• Seven protesters could be sentenced to life-in-prison for felony rioting and criminal mischief charges carrying "gang enchancement" in Salt Lake City
  • The district attorney said he is an active supporter of Black Lives Matter, but the group crossed the line protecting their free speech
  • Lawyers for the protesters called the charges and potential sentence excessive and raised conflict of interest questions because of the office vandalized

Multiple Black Lives Matter protesters in Utah could be facing life in prison for allegedly splashing red paint on the Salt Lake City District Attorney’s Office and smashing its windows.

The protesters' lawyers and Salt Lake City officials called the charges excessive and have also raised concerns about a possible conflict of interest.

Seven protesters – identified as Sofia Alcalá, Marvin Oliveros, Madalena McNeil, Madison Alleman, Viviane Turman, Michelle Mower, Hurija Mustafic and Emanuel Hill – were charged with felony rioting and criminal mischief, which carries "gang enhancement" charge.

Mustafic was also charged with two counts of misdemeanor assault. Because of the gang enhancement charge, the seven could face a maximum sentence of life-in-prison if convicted.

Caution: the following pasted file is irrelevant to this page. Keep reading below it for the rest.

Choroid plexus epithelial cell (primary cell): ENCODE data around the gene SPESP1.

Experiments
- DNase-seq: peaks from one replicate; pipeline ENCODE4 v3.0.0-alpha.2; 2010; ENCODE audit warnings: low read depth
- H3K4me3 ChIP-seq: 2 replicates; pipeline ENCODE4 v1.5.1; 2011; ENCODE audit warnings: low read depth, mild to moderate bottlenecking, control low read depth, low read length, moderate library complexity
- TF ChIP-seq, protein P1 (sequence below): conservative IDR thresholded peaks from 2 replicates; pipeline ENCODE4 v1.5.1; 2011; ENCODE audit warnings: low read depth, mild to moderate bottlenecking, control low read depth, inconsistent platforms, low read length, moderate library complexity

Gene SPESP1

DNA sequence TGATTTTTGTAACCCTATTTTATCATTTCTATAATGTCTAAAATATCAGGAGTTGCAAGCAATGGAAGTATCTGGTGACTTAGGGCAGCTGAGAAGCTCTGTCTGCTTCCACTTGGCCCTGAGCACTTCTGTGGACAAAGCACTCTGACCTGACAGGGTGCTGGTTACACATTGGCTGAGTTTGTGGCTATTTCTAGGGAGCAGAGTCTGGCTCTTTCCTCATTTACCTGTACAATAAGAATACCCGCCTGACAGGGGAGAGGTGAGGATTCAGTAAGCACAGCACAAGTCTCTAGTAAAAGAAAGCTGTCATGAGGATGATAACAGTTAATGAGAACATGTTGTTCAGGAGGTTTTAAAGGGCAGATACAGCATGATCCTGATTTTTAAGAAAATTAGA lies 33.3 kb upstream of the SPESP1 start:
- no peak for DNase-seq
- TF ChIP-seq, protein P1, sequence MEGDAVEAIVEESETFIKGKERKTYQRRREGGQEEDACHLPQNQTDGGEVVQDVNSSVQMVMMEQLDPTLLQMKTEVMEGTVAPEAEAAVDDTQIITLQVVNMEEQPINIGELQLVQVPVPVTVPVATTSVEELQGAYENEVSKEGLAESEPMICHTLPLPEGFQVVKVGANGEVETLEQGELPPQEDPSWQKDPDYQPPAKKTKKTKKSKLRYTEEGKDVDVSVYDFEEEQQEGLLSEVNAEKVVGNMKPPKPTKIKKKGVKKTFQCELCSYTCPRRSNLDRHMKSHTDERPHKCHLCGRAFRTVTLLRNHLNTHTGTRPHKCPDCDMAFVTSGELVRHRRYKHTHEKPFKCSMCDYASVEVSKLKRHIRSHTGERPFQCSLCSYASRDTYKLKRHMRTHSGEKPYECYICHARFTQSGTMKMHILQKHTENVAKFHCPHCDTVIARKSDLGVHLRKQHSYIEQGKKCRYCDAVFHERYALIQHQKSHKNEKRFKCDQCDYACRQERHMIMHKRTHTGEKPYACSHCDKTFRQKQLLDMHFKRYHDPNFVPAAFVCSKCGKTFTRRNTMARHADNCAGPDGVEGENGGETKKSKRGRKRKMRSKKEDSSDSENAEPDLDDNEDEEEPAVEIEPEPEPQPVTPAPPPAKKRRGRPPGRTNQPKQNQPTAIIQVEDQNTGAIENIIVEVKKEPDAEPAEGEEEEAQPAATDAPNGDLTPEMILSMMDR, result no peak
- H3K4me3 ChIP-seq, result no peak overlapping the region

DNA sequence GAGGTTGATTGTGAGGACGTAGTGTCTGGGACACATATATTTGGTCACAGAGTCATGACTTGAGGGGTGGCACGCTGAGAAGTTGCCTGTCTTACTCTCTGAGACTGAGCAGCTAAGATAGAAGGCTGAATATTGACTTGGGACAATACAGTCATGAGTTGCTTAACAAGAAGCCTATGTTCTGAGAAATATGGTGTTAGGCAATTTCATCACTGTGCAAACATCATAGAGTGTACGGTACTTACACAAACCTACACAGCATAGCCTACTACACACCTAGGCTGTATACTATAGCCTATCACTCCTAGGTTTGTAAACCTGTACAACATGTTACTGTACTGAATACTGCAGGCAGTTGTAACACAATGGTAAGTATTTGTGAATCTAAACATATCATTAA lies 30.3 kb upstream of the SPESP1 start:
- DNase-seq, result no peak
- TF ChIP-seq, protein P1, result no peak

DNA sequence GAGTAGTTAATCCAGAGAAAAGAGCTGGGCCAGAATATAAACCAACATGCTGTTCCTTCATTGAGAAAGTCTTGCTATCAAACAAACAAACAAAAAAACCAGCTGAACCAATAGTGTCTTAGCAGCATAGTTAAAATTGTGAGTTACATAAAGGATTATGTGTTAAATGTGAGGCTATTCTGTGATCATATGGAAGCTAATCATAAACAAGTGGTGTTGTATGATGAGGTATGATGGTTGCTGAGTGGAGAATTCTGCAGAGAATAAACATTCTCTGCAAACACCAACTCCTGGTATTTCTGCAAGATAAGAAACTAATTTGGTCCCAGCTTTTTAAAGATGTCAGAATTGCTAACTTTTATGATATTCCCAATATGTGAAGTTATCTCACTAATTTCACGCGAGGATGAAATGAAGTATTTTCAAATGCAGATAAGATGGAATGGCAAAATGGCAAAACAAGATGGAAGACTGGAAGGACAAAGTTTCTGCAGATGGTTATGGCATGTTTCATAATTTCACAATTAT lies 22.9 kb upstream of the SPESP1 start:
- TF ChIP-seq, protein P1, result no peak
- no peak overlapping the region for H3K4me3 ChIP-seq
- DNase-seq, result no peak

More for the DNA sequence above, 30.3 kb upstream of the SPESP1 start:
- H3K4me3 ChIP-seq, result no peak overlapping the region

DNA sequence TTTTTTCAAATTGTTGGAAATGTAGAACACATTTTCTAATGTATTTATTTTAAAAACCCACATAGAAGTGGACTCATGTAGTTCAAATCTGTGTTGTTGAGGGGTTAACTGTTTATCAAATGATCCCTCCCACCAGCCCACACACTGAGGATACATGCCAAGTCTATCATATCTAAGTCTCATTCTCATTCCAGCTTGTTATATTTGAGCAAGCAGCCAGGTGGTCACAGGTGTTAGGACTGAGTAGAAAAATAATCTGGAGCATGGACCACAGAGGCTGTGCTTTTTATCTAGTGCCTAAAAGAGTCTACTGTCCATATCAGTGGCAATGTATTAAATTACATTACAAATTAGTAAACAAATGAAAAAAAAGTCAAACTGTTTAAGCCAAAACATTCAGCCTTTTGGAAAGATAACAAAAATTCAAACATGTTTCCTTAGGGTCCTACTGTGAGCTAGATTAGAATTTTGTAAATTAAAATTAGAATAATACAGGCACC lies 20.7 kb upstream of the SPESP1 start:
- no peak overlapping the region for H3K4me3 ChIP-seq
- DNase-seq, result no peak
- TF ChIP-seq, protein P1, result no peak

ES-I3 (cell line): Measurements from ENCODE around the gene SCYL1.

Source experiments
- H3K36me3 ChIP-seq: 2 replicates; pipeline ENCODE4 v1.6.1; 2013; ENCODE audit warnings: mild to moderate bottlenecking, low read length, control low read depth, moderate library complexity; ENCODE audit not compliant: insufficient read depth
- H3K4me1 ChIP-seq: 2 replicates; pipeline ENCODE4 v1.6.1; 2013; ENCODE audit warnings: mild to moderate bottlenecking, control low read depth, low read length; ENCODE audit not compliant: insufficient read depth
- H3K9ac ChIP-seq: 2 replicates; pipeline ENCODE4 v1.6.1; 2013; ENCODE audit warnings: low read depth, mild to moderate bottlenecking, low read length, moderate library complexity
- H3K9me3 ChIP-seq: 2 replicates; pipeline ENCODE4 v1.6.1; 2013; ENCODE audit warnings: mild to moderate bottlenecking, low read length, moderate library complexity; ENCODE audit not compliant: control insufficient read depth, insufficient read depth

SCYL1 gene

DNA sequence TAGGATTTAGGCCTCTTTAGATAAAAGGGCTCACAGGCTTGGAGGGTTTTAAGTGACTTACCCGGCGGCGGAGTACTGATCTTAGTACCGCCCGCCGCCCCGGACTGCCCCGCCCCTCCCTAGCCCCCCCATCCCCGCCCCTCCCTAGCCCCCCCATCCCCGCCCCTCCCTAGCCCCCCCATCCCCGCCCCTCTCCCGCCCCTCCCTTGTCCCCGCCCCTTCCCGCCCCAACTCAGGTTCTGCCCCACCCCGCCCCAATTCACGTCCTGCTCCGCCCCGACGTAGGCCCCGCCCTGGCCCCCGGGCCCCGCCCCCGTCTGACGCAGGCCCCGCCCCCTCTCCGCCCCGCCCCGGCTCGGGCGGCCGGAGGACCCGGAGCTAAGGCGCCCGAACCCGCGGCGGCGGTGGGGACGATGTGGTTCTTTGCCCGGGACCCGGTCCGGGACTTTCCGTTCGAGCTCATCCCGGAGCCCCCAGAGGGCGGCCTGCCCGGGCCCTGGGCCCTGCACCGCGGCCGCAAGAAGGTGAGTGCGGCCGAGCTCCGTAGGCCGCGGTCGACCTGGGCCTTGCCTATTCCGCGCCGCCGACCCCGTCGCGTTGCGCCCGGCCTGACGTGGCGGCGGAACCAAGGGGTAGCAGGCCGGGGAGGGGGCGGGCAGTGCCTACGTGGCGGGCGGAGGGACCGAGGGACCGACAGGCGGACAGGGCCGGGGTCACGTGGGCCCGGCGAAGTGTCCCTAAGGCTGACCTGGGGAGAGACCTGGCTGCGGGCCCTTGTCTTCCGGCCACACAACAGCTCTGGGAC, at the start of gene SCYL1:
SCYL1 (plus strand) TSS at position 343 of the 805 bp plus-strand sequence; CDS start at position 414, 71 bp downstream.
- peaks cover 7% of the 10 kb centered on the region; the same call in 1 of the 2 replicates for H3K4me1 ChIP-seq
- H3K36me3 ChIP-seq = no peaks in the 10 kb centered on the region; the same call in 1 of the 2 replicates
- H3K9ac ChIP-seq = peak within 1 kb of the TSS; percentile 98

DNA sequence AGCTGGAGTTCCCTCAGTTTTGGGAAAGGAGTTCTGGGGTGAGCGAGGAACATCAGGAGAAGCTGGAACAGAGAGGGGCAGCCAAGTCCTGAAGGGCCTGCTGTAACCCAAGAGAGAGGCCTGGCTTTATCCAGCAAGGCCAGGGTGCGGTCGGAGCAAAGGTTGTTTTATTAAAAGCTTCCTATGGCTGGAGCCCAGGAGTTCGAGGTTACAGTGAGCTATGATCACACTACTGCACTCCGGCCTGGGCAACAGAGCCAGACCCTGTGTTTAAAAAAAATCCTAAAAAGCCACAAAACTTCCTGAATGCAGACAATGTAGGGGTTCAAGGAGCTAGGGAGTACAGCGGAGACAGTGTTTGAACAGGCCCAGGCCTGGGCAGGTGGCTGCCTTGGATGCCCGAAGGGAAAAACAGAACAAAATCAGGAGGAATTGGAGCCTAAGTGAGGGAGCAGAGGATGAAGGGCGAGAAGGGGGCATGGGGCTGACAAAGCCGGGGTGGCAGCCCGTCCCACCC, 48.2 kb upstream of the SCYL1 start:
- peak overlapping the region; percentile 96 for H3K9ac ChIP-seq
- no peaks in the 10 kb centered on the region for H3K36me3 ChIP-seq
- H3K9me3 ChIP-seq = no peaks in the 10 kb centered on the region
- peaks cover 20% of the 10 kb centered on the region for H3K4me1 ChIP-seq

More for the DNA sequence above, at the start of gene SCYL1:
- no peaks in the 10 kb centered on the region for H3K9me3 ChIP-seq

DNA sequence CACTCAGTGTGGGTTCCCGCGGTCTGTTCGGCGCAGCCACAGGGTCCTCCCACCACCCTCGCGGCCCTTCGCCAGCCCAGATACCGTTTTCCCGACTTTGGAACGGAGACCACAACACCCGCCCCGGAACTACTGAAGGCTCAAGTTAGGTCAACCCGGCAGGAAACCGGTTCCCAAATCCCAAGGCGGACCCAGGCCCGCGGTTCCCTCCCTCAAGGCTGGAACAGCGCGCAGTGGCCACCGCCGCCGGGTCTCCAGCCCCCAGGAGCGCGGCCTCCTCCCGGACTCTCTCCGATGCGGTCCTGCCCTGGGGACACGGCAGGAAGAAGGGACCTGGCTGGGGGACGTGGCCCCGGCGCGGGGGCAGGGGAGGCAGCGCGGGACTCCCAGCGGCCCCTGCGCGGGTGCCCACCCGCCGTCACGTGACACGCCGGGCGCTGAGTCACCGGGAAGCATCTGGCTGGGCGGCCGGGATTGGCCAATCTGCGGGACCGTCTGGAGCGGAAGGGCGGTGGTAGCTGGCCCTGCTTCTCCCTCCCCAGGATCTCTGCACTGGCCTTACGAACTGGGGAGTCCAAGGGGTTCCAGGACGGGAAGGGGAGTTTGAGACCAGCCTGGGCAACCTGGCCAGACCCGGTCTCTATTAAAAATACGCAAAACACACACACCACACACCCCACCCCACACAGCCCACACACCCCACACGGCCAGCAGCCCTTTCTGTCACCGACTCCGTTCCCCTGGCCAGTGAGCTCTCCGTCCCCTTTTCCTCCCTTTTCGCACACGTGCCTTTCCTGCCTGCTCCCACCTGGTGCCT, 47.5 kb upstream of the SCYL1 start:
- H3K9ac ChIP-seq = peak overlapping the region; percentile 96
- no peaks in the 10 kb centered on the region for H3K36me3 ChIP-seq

“This is so far beyond just the enforcement of the law, it feels retaliatory,” McNeil told the Associated Press. “I just feel so much concern for what this means for the right to protest in general.”

Jesse Nix, the defense attorney for Viviane Turman, also said the case represented a conflict of interest for the prosecutor, District Attorney Sim Gill, because it was his office that was vandalized.

“I’m disappointed that they didn’t recognize the conflict and send it out to someone else to decide what to charge because right now, it feels like Sim Gill is upset at the damage to his beautiful building so he’s going to do everything he can to scare protesters,” Turman told the Salt Lake Tribune.

However, the prosecutor downplayed the possibility of anyone in the group being sent to prison.

“I don’t think anyone is going to be going to prison on this,” Gill told reporters.

He said he hadn’t charged anyone for violating the city’s curfew and he had participated in several Black Lives Matter protests. However, the group’s actions were not becoming the of protests and they needed to be held accountable for their actions.

“This is not about protest, this is about people who are engaging in criminal conduct,” Gill said. “We have to have some agreement of what constitutes protected First Amendment speech. When you cross that threshold, should you be held accountable or not?”

Salt Lake City Mayor Erin Mendenhall did not share Gill’s sentiment, criticizing the charges and potential sentence on Twitter.

A man holds a picture of George Floyd during a Black Lives Matter protest in New York City
A man holds a picture of George Floyd during a Black Lives Matter protest in New York City GETTY IMAGES / Jeenah Moon